Roadside Assistance? Be sure to have the right policy or you’ll be stranded and have to pay a fortune!
A Hot Spot. You can buy a hotspot device or call your cell phone carrier and ask about hot spot features. It is handy to also have a second cell phone for tethering and emergencies. The carriers we use are At&t and Verizon.
Helpful Apps Save money and time by accessing helpful information FAST! Download recommended apps and familiarize yourself with them before you need them. I will be sharing all the apps that we have used.recommend
Camping Gear Multi-functional tools are often lightweight, long-lasting lifesavers!
Shop for the right clothes. Quality matters and durable, stylish, and seasonal clothing does not have to be expensive. All you need are 2 weeks of clothing for 6 months then donate or recycle them before you get more from your storage or wherever you buy clothes.
Last minute shopping for essentials. Spare keys.. Key Lockboxes..Pepper spray..Maps.. Chargers.. External power sources.. Water jugs.. Tools..The list goes on. I will be covering the essentials that we purchased that are multi-functional, long-lasting, and kept our van from looking trashy!
Make sure you have good tires for the season and the right tires. We did not realize how much this mattered until we slid off the road like an ice cube at 10 mph. It turns out that our tires were going bald. Please check your tires often.
Fluids Get an oil change and check basic fluids. I recommend getting your oil change anywhere they can top off fluids and also keep the most important fluids in your rig to top them off yourself.
Have your maintenance records in order. A record of service and parts along with a warranty can save your money. Keep your records in a binder somewhere safe or keep pictures of everything and add them to google drive.
Traveling with protection? Know how to use weapons properly and understand your rights across state lines.
Discussions With Family and Friends.
Are you a guardian with shared custody? Everyone has a different relationship with the person they co-parent with. Communicate and agree to structure visitation as desired or court-ordered.
Van life is an unconventional idea that leads people to ask a lot of questions that you may not have figured out yet. Put all your time and energy into preparing for an epic experience and share your excitement. Otherwise, keep your business to yourself. I don’t want you to get cold feet after telling people too much too soon because they have discouraged you. Offering TMI too soon to the people that would never do what you’re about to do can lead to situations involving being denied access, shamed, or even followed. Don’t tell everyone everything, but for safety in the event of emergencies share your location indefinitely with at least 3 people you trust. You can do this by sharing your location using Gmail, iPhone, or the Life 360 App.
When Should You Leave?
The Best Time to Travel is Always When You Feel Like It! (Unless there’s a pandemic) LOL
How van life-friendly is the town where you live?
A good way to warm up to the lifestyle if you have never slept in your van is to camp locally until you feel more comfortable venturing where the resources will vary.
Are there any important events coming up? Weddings or graduations for example. If you are ready to go now and don’t want to wait around, GO! You can always park your rig and fly to the destination instead of driving if you want. Gas can get expensive and it may make more sense to fly in. Calculate all the expenses first. If you break even, fly to save yourself time, wear and tear, and miles on your rig.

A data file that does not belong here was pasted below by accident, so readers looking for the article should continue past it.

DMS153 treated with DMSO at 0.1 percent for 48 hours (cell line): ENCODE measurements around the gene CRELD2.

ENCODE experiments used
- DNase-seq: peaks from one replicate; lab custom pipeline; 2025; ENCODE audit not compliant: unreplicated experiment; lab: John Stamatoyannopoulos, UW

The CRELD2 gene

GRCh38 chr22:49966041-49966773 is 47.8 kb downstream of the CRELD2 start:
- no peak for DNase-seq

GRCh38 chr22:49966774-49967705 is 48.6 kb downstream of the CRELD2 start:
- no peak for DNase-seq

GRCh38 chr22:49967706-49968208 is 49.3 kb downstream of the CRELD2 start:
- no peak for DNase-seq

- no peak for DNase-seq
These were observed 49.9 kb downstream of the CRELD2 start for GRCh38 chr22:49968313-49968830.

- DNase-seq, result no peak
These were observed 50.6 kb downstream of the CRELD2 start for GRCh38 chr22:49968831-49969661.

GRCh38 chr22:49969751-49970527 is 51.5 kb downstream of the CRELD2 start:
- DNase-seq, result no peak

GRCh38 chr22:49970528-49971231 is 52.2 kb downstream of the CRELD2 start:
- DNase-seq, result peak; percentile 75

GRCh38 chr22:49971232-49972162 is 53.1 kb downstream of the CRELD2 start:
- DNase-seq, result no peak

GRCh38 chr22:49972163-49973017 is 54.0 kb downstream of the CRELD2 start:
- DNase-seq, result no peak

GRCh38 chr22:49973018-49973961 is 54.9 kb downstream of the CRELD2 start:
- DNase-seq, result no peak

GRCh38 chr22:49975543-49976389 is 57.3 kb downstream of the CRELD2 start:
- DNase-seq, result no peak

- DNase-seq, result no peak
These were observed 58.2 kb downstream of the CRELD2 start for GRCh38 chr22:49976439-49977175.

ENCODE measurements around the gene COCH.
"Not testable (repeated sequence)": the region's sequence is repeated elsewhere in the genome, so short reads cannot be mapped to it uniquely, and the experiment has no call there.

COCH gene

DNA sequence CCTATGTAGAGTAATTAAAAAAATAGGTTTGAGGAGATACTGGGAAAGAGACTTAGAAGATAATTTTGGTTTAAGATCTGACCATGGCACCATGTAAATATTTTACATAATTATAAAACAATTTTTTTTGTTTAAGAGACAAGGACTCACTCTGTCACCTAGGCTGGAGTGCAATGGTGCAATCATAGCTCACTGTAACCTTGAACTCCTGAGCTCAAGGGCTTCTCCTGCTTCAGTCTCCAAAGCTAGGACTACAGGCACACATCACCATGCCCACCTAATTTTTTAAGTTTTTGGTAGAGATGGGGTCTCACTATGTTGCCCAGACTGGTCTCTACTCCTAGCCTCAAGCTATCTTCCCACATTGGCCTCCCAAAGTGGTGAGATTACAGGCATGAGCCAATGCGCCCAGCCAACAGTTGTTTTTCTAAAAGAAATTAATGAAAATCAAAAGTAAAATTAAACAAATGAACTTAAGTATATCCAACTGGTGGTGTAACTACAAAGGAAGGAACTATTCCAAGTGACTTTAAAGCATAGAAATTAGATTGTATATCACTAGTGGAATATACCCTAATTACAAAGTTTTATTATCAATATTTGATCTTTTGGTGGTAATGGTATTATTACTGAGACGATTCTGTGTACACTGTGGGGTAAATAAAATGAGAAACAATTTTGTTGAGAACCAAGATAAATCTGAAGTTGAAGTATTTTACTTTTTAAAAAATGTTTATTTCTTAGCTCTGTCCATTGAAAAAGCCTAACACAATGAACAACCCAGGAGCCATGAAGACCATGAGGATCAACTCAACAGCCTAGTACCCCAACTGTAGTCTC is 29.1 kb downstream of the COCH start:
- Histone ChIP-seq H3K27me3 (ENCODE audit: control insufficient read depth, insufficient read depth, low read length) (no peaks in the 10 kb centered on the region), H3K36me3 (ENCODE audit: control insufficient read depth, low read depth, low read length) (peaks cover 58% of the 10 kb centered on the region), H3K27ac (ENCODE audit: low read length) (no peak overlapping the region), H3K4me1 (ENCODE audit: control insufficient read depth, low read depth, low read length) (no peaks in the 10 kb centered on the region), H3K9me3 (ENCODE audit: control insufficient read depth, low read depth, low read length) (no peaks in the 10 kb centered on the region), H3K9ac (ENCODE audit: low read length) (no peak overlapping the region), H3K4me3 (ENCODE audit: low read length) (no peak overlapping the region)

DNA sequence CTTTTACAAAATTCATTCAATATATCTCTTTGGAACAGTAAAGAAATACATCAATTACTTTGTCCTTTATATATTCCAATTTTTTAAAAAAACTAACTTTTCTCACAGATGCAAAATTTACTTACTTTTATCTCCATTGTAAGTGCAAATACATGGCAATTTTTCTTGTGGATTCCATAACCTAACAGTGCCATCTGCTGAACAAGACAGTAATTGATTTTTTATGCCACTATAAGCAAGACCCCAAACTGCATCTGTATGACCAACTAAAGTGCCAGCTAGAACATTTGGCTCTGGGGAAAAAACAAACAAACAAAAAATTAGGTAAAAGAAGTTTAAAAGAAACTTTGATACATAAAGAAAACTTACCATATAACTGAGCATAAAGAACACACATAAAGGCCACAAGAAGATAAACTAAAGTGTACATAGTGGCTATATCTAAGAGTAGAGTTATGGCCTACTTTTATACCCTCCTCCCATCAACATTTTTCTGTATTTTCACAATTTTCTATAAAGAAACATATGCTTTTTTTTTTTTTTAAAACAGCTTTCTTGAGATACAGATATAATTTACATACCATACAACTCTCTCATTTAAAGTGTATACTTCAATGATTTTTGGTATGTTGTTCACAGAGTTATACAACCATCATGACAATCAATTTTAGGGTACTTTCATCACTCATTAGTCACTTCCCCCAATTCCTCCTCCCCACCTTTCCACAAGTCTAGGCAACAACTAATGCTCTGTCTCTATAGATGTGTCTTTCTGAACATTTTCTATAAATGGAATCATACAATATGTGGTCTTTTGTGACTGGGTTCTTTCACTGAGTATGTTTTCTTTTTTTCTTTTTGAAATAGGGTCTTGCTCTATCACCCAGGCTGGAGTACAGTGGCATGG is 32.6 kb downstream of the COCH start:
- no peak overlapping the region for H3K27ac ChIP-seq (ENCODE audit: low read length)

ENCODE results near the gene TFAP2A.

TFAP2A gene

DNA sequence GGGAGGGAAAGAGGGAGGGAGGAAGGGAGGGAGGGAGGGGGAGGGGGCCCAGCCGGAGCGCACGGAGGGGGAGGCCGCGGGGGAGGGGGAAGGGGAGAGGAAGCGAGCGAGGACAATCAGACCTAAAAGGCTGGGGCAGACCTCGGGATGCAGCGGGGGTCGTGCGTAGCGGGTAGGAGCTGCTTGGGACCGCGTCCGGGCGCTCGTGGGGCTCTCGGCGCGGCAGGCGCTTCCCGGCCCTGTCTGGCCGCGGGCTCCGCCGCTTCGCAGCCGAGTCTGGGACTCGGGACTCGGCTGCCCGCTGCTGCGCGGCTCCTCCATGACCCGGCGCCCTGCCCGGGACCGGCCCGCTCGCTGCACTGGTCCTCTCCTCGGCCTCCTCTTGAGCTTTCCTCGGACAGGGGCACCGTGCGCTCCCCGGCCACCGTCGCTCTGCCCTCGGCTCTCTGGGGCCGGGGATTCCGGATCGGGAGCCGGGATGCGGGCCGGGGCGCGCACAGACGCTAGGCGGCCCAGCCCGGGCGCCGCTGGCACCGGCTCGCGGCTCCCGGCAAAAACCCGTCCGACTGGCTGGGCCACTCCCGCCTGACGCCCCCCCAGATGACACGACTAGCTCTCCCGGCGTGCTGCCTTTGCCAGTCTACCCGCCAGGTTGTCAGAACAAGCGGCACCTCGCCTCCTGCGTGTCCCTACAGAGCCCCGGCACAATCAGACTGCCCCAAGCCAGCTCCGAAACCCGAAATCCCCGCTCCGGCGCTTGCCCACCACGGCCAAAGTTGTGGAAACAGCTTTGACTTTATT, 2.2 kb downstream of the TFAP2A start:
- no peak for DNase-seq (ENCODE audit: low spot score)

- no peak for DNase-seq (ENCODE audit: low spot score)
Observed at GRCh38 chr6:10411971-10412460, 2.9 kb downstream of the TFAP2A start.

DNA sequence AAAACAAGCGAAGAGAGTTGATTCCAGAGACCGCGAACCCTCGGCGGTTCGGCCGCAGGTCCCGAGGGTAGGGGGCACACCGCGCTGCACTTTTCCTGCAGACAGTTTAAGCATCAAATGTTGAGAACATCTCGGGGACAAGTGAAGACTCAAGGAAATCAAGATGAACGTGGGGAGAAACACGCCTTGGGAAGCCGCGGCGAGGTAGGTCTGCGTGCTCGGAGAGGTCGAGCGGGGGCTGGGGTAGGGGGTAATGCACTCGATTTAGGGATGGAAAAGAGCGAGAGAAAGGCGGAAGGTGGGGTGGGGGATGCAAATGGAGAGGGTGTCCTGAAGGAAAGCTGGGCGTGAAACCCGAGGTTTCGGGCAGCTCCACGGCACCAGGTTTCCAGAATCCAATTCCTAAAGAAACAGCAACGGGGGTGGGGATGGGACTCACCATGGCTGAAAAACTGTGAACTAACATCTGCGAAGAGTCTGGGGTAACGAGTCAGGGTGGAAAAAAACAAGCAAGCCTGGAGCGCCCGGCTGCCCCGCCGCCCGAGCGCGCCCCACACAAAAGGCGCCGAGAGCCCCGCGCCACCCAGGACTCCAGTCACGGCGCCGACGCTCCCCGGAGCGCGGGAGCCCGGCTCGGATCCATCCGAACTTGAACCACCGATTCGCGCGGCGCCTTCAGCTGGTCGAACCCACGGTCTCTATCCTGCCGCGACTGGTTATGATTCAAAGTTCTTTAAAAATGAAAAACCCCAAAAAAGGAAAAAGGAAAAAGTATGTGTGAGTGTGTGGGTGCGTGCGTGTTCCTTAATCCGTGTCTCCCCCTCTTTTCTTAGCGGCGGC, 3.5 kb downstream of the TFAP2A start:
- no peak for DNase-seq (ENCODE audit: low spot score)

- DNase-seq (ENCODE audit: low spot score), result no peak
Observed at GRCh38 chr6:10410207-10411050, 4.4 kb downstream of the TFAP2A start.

Will your rig survive the heat, dry climates, rain, humidity, and snow?
The weather and climate matter when you’re spending long periods of time in a rig.
Regardless of when you take off on your adventure, you need to make sure that your rig is as comfortable as possible for year-round weather.
Beat The Summer Heat!
85 degrees and up daily = A no go without AC! You really don’t want to do van life for a long time somewhere it’s 80 and up daily and I’ll explain why. It’s too hot and gets gross! You’ll be sweaty all the time, flies may come around, your toilet or black tank won’t stay as fresh, and you’ll probably be chasing air conditioning daily and If you have a pet, you’re really going to have a dilemma.
For the love of FALL!
This is my favorite season to camp in. The weather is mild and perfect during the day then it gets cooler at night. Fresh air and campfires are very enjoyable. I recommend launching your van life journey during the fall and going South where it is warmer during the winter.
Waking up in places like beautiful New Mexico and Arizona can have you feeling dry and dehydrated which is no fun. Luckily it gets a lot cooler at night, but having plenty of water and shade during the day is very crucial to your comfort. Good moisturizers and humidifiers are a plus for your skin and sleep!
Avoid spending long periods of time in rainy locations if you do not have a dehumidifier. Sneaky mold forms in hard to reach places and constant wet floors are a thing that will ruin your rig.
Mountains and Snow
Is your rig insulated well? Do you have a heat source and understand the precautions for safety? Do you have a problem with spending long periods of time in your rig? Can you stand up in it? Can you plug your heather or rig up to a house? We did this during the winter months when we would visit friends and family because we preferred to stay in our van and avoid unpacking and going back and forth.
Allergies are a thing for most people. Clean out your gut with a good cleanse and seek local honey at farmer’s markets. Wear a face covering, wash your sheets weekly, and avoid camping under trees.
Crank Up The Engine!
Hit the road when you’re ready according to your situation. Beyond being prepared with the basics for safety and simplicity, there’s no need to plan everything out and you don’t have to travel a long distance at the beginning like you would begin a road trip. Van life can be hard work at first until you find your rhythm. Get excited and be comfortable with adjusting to different situations and towns where resources change.